Just ten days after deploying its first 6,000 bicycles at the end of May, the Citi Bike sharing program in New York City had logged more than 100,000 rides. (This is not one of those bikes.)(Moyan_Brenn / Flickr)
If in a few years we're talking about the summer that New York tried that thing with all the blue bicycles, we'll laugh. And then sigh. And then shudder. And then laugh!
It was supposed to be simple. People will have easy access to bikes; they'll drive less, and exercise more. We'll have less pollution and fewer heart attacks. It works in London, Paris, Amsterdam, Hangzhou, Stockholm, Helsinki, Milan, and Copenhagen -- it has to work here, too.
Remember, though, this is New York. When something happens simply, you're not in New York. Drop 6,000 (soon to be 10,000) unsolicited bicycles into the heart of the most overpopulated, eccentric zip codes in the hemisphere, and what we get is a good old-fashioned bicycle freak-out.
It's like when you buy a new wheel for your hamsters, and you're excited to see how they use it, so you run home and drop it into their cage. But you didn't realize the wheel still had some strange animal scents on it from the pet store, and so instead of running to play on it, the hamsters panic and start eating their young.
We fear change, and we don't like new things in our space. The bikes are eyesores. They take up valuable parking spaces. They're used by tourists who ride on sidewalks, don't know their way around, and try to take pictures and read maps and buy chachkes while riding. Some Hasidic Jews are upset that "biking clothes and lifestyles clash with [their] traditional values."
At this point someone is already writing a chapter in a health policy book about the unanticipated safety hazards, another in a city planning book about implementing massive bike programs into traffic flows unequipped to deal with them, and another in a sociology book about the cultural-economic disparities highlighted by the program. And probably something in a young adult novel, too. Which isn't really relevant, just inevitable because everyone is writing a young adult novel.
(Frank Franklin II / AP)
(Carol Allegri / Reuters)
When Citigroup signed on to privately fund New York's bike-share project, surely paying handsomely to put their brand on 10,000 searing-blue bikes, the multinational financial services corporation probably didn't anticipate that they would become objects of derision. ("Should we pay X million dollars to put our name on a thousand moving obstacles that will incur hatred from Manhattan's wealthy elite, our most valued clients? Yes? Okay. Who wants lunch? I'll have a panini.")
Pulitzer-Prize-winning Wall Street Journal editorial board member Dorothy Rabinowitz summed up the "majority of citizens'" position on the Citi bikes earlier this month, as James Fallows brought to our attention:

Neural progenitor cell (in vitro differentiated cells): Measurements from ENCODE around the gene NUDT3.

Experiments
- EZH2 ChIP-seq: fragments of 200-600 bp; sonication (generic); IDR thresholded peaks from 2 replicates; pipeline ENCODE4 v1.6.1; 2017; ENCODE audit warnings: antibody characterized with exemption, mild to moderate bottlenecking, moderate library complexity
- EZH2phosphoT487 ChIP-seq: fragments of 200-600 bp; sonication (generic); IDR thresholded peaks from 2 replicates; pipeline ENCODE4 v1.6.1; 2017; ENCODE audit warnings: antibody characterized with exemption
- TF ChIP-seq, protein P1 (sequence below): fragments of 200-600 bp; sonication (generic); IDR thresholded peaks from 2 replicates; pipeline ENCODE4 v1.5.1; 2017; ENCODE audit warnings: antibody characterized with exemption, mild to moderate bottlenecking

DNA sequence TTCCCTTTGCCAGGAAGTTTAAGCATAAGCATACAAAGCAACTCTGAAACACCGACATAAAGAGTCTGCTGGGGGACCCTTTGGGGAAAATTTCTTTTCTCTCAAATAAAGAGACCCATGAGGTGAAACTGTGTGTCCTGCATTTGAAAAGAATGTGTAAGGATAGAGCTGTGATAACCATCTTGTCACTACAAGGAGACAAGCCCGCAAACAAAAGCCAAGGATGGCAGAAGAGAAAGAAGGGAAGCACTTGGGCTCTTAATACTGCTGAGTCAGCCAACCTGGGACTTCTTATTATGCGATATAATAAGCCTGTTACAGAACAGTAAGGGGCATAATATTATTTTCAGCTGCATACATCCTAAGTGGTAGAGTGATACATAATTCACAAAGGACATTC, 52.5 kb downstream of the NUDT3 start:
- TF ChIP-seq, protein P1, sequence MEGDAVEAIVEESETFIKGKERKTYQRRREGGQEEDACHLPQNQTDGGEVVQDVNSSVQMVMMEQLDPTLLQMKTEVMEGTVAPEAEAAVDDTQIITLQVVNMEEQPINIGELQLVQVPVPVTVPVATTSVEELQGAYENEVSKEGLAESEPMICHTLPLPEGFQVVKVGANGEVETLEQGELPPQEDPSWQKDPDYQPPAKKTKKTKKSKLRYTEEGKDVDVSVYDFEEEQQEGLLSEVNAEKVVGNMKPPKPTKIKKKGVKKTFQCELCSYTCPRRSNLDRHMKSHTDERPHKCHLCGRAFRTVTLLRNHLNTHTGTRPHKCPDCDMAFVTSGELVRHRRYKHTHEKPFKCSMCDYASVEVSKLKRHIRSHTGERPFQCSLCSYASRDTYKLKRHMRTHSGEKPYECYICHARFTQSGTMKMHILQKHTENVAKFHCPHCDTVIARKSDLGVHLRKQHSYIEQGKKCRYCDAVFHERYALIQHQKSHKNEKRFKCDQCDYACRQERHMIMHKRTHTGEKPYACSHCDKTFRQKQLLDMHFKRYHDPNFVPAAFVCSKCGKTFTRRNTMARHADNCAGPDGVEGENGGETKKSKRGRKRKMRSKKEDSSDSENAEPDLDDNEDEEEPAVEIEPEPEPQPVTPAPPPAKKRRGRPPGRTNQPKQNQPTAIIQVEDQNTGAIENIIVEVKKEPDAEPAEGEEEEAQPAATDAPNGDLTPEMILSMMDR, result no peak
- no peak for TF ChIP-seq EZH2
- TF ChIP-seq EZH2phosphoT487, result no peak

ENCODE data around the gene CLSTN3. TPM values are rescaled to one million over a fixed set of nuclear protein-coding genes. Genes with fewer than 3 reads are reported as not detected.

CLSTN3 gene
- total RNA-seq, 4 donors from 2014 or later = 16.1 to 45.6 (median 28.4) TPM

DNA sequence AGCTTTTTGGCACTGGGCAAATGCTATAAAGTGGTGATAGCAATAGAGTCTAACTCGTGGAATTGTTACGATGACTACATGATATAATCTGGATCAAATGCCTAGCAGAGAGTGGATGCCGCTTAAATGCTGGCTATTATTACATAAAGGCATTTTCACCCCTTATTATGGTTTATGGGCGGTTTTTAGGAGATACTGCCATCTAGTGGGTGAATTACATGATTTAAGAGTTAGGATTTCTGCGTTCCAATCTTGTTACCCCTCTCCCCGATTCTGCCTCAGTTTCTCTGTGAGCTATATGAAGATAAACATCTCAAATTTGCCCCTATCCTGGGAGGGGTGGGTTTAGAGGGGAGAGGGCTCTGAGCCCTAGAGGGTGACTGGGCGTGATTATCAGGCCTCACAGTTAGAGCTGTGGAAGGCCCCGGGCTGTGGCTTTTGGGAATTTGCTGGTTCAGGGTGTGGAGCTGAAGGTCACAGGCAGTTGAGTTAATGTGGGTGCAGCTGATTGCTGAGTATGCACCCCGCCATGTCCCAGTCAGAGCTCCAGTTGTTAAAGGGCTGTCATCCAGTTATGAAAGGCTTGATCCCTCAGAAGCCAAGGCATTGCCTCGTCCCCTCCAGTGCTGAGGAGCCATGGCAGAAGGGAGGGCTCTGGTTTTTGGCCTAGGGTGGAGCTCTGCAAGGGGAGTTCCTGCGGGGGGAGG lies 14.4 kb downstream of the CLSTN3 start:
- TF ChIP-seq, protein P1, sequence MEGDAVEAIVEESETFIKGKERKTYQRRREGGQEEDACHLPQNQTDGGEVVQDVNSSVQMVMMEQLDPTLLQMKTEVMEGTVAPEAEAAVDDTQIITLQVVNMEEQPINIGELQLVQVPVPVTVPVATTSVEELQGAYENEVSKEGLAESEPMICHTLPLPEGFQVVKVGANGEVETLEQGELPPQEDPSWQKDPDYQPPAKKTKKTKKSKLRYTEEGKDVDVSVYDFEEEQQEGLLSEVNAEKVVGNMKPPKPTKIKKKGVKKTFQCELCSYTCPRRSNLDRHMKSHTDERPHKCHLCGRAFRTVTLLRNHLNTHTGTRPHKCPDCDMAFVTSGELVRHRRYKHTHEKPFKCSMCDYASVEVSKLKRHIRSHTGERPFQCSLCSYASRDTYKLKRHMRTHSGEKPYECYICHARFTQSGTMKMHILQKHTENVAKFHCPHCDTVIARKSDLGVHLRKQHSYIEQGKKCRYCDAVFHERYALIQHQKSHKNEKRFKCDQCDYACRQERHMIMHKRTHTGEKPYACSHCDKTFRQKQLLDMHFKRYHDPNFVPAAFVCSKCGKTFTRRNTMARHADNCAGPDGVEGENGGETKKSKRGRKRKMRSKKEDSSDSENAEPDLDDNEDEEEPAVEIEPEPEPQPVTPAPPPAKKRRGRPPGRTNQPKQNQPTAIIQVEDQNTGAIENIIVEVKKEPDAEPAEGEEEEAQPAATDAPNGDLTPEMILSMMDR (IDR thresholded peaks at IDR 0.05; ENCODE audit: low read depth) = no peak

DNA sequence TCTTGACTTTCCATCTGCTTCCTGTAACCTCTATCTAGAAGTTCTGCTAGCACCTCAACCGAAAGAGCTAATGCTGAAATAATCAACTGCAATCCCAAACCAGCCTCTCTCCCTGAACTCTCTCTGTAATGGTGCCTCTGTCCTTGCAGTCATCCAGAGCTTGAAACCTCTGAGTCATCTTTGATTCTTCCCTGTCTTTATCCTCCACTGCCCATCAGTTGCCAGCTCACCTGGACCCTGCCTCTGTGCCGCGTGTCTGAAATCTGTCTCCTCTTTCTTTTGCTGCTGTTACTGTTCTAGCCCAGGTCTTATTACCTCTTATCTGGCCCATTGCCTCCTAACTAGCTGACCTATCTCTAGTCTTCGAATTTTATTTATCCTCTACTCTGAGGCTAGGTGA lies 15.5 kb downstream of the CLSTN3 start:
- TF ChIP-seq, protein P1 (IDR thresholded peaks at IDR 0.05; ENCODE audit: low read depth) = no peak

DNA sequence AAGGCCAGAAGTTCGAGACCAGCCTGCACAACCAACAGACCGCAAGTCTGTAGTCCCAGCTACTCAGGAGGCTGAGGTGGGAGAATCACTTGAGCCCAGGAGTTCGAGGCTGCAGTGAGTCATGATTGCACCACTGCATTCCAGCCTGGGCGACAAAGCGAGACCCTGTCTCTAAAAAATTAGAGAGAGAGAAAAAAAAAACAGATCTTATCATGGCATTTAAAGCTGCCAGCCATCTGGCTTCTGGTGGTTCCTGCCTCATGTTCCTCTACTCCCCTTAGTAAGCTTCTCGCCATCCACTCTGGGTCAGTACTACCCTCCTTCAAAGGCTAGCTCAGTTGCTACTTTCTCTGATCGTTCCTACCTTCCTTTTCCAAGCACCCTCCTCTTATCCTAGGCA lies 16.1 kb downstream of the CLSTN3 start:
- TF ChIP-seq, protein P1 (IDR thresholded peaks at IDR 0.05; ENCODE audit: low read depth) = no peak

WSJ: Why would we want a program like this, anyway? Are we too fat? [Editor's note: Yes]
Rabinowitz: Do not ask me to enter the mind of the totalitarians running this government of the city. Look, I represent the majority of citizens. The majority of citizens of this city are appalled by what has happened. ... We now look at a city whose best neighborhoods are begrimed by these blazing blue Citi bikes. It is shocking to see how much they have snuck under the radar in the interest of the environment. ... The bike lobby is an all-powerful enterprise. But even without it, the mayor's stamp on this city is permanent, unless an enterprising new mayor undertakes to re-dig all of the streets and preserve our traffic patterns.
Michael Bloomberg gets on a bicycle during a launch event May 27, 2013 (Carlo Allegri / Reuters)
The fact that a city is helpless before the driven personal and ideological passions of its leader in the interest, allegedly, of the good of the city. This can take many forms, but we have seen the most dramatic exposition of this in our city.
WSJ: With the latest example being the bike-share program.
Here's the full video of that exchange (click to play):
In an interview yesterday with New York Magazineover salmon roe, Rabinowitz described the subsequent reaction to her comments.
Excitedly, [Rabinowitz] reached into her purse and found a greeting card a woman had sent to her. "This sums up the general attitude -- this is the biker-fanatic sensibility." She handed it to me.
"You are still a cunt," it read. I gasped.
"This is nothing," she said, laughing.
So ... opinions are mixed.
Where do the anti-bike-share Villagers want bicycles? We've seen that, for an increasing number, the bicycle is most flawlessly conceived as a device with no wheels that sits in a hot windowless room next to lots of other bicycles and someone yelling at you over a microphone to pedal in a manner that "focuses on your glutes." Access to this room is exclusive.